Change Your Thinking: How Cognitive Biases Might be Hampering Your Problem Solving

Problem-solving is a very broad skill and thus it is one that can be highly useful in a range of different situations. Essentially, problem-solving is the ‘master key’ to helping you accomplish everything more quickly and efficiently and is perhaps the single most useful skill to cultivate. The question is… how do you go about cultivating this skill?

The answer may lie not in adding to your skill set as such, but rather removing the blocks that are preventing you from performing your best. And one of the main areas to focus on here is ‘cognitive biases’.

What Are Cognitive Biases?

The easiest way to think of cognitive biases is as ‘flaws’ in our thinking. While most of us think that we are logical and reasonable in our thought processes, in reality, we actually often make our decisions based on some incomplete or inaccurate information. Or else, we might focus on the wrong aspects of a problem, or we might let our emotions get in the way.

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And this isn’t anything you should feel bad about – as actually, most people suffer from precisely the same cognitive biases because they are part of the way we are programmed to think. The human brain is designed to be able to make decisions rapidly and efficiently and sometimes this comes at the expense of accuracy.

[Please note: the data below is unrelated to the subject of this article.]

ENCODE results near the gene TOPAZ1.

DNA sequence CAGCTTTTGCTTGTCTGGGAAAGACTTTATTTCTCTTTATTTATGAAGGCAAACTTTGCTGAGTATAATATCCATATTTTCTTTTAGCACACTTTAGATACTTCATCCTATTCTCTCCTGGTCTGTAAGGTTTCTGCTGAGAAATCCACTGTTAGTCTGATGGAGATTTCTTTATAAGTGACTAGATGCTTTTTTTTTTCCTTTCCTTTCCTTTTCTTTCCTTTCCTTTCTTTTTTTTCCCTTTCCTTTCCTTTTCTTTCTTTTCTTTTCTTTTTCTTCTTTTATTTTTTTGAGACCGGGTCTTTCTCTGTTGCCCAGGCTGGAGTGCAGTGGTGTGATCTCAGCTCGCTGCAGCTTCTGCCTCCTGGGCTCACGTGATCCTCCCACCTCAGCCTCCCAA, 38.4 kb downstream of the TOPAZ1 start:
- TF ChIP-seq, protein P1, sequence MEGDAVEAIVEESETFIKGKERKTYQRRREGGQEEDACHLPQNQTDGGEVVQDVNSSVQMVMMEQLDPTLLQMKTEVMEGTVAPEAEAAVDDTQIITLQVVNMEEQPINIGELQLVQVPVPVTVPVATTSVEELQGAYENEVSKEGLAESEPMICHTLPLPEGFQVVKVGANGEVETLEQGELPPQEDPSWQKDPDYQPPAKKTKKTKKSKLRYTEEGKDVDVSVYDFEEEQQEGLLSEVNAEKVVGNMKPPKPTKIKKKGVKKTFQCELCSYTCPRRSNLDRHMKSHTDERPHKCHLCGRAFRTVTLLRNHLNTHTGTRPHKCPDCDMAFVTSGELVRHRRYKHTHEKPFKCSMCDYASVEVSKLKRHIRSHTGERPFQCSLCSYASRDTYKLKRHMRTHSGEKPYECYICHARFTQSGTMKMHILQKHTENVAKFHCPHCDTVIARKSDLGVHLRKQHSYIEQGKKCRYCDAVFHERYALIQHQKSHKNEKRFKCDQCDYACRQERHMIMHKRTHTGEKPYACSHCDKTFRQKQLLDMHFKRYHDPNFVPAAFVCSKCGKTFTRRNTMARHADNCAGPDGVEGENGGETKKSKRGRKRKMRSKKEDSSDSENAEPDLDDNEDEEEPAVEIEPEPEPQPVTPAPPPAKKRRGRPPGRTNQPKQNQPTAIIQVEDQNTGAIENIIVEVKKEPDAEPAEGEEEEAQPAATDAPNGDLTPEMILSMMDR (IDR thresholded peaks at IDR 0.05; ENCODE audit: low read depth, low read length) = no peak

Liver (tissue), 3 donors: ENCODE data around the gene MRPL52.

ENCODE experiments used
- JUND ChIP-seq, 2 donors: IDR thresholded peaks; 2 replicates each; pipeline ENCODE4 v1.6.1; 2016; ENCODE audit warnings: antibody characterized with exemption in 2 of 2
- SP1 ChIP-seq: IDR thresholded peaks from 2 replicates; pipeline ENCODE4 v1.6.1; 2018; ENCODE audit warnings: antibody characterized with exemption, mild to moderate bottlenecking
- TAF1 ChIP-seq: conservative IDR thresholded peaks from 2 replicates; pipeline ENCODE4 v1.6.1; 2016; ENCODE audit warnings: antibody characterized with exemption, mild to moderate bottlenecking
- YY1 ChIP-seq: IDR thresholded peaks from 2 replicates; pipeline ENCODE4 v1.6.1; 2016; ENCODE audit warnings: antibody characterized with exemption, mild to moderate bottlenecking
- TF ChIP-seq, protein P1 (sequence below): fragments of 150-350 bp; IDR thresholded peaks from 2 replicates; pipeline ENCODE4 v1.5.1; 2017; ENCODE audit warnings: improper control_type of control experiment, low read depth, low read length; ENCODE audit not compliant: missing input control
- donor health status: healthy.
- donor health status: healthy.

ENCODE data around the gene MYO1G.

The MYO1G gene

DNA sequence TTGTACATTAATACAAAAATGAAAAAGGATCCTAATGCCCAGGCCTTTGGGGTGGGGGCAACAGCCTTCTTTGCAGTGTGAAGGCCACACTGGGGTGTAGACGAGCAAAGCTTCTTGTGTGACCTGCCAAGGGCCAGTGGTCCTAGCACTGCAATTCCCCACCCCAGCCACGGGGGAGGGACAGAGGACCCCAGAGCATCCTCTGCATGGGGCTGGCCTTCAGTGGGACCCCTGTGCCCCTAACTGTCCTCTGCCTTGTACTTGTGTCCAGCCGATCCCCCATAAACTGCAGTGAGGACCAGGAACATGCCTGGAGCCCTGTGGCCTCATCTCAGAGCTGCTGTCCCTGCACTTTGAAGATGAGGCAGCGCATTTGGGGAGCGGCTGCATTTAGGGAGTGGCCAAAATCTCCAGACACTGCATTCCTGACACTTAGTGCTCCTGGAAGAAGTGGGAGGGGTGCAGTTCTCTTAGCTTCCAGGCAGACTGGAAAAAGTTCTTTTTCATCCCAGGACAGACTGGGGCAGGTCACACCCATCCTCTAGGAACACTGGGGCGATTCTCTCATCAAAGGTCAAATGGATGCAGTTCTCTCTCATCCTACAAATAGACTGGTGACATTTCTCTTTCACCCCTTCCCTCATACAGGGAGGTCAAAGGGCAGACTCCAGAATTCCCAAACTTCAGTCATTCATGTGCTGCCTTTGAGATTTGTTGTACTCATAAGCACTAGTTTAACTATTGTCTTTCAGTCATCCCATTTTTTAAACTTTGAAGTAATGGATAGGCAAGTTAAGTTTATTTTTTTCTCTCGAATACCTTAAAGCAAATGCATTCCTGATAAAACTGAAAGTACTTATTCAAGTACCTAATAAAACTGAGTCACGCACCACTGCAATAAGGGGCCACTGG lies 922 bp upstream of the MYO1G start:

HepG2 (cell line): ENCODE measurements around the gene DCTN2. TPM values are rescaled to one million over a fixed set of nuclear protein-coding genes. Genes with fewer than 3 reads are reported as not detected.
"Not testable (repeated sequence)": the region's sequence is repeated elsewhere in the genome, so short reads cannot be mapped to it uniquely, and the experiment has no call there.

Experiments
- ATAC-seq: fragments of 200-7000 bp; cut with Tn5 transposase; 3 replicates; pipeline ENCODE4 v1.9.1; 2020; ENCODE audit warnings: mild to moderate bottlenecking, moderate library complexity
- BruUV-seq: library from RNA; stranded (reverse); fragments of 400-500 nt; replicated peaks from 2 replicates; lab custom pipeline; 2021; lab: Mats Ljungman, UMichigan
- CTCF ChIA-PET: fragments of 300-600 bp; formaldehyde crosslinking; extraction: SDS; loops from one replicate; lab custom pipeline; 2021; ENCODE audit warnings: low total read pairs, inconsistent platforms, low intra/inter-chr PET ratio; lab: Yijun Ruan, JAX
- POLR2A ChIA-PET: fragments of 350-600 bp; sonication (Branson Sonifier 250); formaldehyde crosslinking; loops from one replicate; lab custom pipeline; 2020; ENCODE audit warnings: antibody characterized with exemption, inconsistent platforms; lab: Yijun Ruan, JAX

Examples

Struggling to relate to this concept? Here are some of the most common cognitive biases that you likely will have been guilty of at some point in your decision making life…

Confirmation Bias

The confirmation bias is our tendency to seek out information that confirms our hypothesis rather than discrediting it. This is one of the psychological tendencies that can ultimately lead to the development of extreme or radical views.

Gambler’s Fallacy

This is our habit for factoring past outcomes into our future expectations. For instance, if you throw a coin ten times and get heads ten times in a row, then it has to be tails next time right? Wrong: the odds of throwing tails are always 50% (unless you have a trick coin).

Hindsight Bias

This describes the way in which things seem obvious in hindsight. This can be destructive if it causes us not to take the problem seriously the next time it occurs. Of course, things seem obvious when you have all the information available!

So what can you do about these biases? Research them and learn them. Armed with knowledge you’ll at least have the ability to spot when you’re potentially veering into dangerous territory. Start with the book ‘Thinking, Fast and Slow’ for a great introduction to the world of cognitive biases.

 


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